The devastation along Japan’s northern coast was near total after the March 11, 2011 Tōhoku quake. Four hundred and sixty five thousand people were displaced by a gigantic surge that spawned 40 meter waves towering 133 feet – higher than a 12-story building in some inlets. The toll in lives exceeded 18,000 and the 40 trillion yen in damage that day makes the 9.0 quake the costliest natural disaster in human history.
A Story of Resilience after the Tōhoku Quake
Five hundred miles south of the destruction, Yasuharu Matsumoto, vice president of the Kyoto Obubu Tea Farms, called for volunteers to travel north on a mission motivated by kindness.
Ten months after the tsunami the flotsam and rubble remained, with buses and boats precariously balanced on the roof tops of multi-story buildings.
Moved emotionally by the continued suffering of his fellow countrymen months after the quake, he traveled 2,000 kilometers in a packed van in the middle of winter with a merry group of tea growers and volunteers. Their route was haphazard, their days jammed with scheduled and unscheduled stops in villages, nursing homes, relief centers and parking lots. They brought to all the warmth of tea and asked nothing in return.
Matsu: The Caravan continued for three weeks. I visited around 40 places traveling 2,000 kilometers. During the tour I met a lot of victims, I would say casualties, of the Tsunami and I poured for hundreds, sharing more than 1,000 cups of tea with them.
This is what he saw along the way.
Elyse Petersen, a former Peace Corps volunteer, was a student in Hawaii completing work on an MBA with a focus on Japan and a deep fascination with tea when she heard the call for volunteers.
Elyse: The tea Relief Caravan was my first trip to Japan. I landed in Osaka, spent the night with a friend and the next morning I took six different trains to make my way up to Tohoku to a small island village where I met Matsu.
We brought no propaganda, no message, just purely a tea party. We had gone to a nursing home. I remember that it was freezing cold. That was always recurring in my head. How not only sad the event must have been, but just how cold and empty feeling it was during that time.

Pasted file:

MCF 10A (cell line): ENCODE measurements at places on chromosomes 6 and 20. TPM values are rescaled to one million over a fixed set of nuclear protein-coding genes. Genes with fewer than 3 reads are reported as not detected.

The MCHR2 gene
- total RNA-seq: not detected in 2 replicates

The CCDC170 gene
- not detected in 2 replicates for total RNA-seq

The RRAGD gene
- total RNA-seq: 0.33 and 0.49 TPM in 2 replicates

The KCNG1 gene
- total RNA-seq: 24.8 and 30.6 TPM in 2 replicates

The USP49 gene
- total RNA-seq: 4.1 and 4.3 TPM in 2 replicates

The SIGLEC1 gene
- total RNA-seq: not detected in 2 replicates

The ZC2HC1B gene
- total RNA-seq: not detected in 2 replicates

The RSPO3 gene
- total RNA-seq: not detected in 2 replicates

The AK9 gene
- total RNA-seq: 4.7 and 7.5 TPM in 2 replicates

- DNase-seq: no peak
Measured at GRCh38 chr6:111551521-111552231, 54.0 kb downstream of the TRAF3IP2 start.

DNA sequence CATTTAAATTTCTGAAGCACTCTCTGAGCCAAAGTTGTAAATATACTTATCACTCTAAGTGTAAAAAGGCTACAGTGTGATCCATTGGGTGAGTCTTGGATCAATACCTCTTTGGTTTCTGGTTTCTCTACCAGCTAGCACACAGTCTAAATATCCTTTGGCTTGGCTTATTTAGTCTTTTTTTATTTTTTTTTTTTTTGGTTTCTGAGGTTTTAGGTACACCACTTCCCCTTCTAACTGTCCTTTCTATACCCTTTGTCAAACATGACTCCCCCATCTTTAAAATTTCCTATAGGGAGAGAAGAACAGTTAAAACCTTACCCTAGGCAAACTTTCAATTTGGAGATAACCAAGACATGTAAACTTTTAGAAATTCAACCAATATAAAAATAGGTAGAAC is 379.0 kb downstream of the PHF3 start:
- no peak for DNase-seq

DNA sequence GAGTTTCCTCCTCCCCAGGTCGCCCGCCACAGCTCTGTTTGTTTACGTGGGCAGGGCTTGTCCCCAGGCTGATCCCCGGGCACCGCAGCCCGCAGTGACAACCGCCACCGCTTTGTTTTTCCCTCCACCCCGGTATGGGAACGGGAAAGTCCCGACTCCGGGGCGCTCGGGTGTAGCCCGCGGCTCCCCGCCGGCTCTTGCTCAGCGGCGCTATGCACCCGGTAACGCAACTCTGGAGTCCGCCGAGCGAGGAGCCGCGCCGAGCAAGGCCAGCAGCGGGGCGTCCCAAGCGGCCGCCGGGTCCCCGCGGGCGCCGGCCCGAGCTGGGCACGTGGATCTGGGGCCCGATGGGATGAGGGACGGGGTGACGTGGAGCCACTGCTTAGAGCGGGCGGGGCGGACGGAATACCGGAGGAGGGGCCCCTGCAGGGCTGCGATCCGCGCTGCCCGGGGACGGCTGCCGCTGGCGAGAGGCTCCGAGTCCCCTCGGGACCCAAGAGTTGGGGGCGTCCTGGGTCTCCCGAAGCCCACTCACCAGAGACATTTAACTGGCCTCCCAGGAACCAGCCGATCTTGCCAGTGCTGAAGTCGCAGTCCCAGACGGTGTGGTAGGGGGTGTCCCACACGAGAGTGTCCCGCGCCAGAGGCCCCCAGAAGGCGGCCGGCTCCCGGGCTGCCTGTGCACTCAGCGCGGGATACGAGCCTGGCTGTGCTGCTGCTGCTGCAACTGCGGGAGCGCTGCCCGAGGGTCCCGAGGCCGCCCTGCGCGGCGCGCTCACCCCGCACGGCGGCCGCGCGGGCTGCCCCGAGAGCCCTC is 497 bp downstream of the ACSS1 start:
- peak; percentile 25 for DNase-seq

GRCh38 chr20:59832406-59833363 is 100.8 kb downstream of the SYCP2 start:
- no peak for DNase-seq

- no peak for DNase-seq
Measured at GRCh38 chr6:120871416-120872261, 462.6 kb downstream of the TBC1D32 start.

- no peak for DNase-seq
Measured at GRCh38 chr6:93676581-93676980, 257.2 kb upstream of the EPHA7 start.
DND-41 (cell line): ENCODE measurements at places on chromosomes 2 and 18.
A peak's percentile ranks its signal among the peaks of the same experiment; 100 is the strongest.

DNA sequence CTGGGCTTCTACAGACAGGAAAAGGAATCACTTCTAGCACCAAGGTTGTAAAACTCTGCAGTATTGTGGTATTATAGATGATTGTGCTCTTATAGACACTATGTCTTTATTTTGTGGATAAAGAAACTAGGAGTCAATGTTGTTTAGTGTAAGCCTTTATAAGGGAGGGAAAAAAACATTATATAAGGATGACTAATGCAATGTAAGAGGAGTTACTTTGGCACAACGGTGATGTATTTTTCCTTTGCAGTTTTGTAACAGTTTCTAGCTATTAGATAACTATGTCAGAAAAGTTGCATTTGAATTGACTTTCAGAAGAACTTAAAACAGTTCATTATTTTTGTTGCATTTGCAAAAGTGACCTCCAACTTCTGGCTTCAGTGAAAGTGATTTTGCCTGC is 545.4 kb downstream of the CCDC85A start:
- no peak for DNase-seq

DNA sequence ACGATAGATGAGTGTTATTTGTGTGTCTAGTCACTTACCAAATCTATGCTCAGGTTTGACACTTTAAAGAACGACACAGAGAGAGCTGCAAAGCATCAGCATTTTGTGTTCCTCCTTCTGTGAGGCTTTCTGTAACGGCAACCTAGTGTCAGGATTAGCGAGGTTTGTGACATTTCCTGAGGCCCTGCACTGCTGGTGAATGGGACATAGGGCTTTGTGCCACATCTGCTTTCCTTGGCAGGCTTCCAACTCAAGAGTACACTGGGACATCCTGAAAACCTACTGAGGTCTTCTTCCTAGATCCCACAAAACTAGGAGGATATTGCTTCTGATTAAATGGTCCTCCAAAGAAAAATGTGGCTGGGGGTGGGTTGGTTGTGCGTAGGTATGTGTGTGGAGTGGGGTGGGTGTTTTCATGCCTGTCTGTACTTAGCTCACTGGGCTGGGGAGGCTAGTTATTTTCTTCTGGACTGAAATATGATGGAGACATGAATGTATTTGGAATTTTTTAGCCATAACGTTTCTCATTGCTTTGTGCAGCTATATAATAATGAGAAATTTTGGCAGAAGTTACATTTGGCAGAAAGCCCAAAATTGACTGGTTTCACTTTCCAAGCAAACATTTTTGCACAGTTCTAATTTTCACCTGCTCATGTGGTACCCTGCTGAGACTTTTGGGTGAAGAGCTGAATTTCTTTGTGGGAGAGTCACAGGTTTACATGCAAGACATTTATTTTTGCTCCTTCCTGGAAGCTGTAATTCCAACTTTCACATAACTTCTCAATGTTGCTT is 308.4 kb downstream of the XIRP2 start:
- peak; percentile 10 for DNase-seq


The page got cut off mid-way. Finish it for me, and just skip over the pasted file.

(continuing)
We were still traveling through places where the damage had not yet been cleaned up so that sadness was in your face every day.
The tea parties brought so much light and happiness to all these communities. We were doing presentations in school classrooms with the children. We were doing them in community centers, having big dance parties and singing parties.
They had so much capacity for happiness. There was not one frowning face at any of these tea parties,” she said.
Petersen has since made tea her life’s work, beginning as an intern at a tea farm in Kyoto and later founding Tealet, a direct-trade tea supplier in Las Vegas.
The ad-hoc relief effort was both chaotic and cathartic. Matsu packed 10 into the van with chase cars joining. He said that he would phone ahead to speak to emergency services providers in the next village. Local media covered the adventure. Some calls were direct from victims, inviting them to visit. The caravan might stop at a bazaar, or brew tea at tables in a parking lot.
At the Namche Bazar, Shunsuke Matsuo, a student skilled in the violin, played selections for the crowd, leading Matsu to dance about in joy.
At each stop grateful recipients signed their name on a poster that was covered with the names of hundreds of survivors by the time the caravan pulled into Tokyo for its final stop in February 2012.
Matsu was 36 at the time. A decade later he poignantly recalls a conversation with one elderly victim.
“I now understand how tea is totally different from water,” he said.
Matsu: One of them told me so. She said that she drank lots of water in the evacuation places. ‘Since the tsunami days I survived, water is essential to life, but today when I drank tea with you, I felt a totally different feeling than drinking water. Just sitting next to you,’ she said, ‘I drank the tea and the tea absorbed [entered] my heart. So, I can live with water, but with tea I can open my heart to you, and I can tell this story to you.’ “
“That’s why tea and water are totally different,” she said.
“That story changed me,” said Matsu, now 47.
“I now know the difference between tea and water. My perception is totally different,” he said. Among the many encounters he recalls, “that conversation had the largest impact on me during the caravan,” he said.
“I now believe more in the power of tea.”
The group spent its last night in Minami-Ashigara before stopping in Tokyo to hold one last tea event “to share our love and hope with the victims in the area,” says Matsu who kept a digital journal from those days. In researching this post I discovered an archived tweet or two.
When I last interviewed him in 2012, Matsu told me that tea is restorative, that it brings relief in difficult times. I now see how he gained this wisdom by serving a thousand cups for a few weeks during a dreary winter as he listened to the venting of the sorrowful stories of those who survived.
A decade has passed and those who survived still live with the ghosts and grief of losing so much on a single day in a single hour. In these trying times I am certain they continue to turn to tea for solace and warmth.
“Tea is relief,” Matsu explained. Sharing a cup of warm tea is sufficient in crisis. Nothing more needs to be done.
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